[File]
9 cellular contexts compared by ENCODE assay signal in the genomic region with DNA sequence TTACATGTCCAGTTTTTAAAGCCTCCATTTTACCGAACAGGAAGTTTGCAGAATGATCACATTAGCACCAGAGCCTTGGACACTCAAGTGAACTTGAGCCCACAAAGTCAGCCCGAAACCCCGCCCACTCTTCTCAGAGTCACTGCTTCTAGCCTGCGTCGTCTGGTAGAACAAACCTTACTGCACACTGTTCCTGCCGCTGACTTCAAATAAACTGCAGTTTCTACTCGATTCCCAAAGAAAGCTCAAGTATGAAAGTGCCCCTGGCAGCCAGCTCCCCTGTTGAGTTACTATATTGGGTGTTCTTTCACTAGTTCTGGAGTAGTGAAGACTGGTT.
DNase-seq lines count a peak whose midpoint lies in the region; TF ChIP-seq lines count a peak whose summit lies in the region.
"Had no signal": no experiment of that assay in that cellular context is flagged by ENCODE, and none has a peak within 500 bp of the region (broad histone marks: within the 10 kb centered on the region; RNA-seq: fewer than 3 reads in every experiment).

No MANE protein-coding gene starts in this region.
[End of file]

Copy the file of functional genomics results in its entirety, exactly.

9 cellular contexts compared by ENCODE assay signal in the genomic region with DNA sequence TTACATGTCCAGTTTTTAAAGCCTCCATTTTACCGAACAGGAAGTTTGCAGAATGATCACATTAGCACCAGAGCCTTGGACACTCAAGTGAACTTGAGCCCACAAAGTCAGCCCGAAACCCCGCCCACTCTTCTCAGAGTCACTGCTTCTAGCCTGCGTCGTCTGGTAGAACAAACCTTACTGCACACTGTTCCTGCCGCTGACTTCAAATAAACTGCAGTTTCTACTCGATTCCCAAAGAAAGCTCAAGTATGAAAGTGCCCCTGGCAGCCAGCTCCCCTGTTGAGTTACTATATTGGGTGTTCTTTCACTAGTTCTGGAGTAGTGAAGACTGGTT.
DNase-seq lines count a peak whose midpoint lies in the region; TF ChIP-seq lines count a peak whose summit lies in the region.
"Had no signal": no experiment of that assay in that cellular context is flagged by ENCODE, and none has a peak within 500 bp of the region (broad histone marks: within the 10 kb centered on the region; RNA-seq: fewer than 3 reads in every experiment).

No MANE protein-coding gene starts in this region.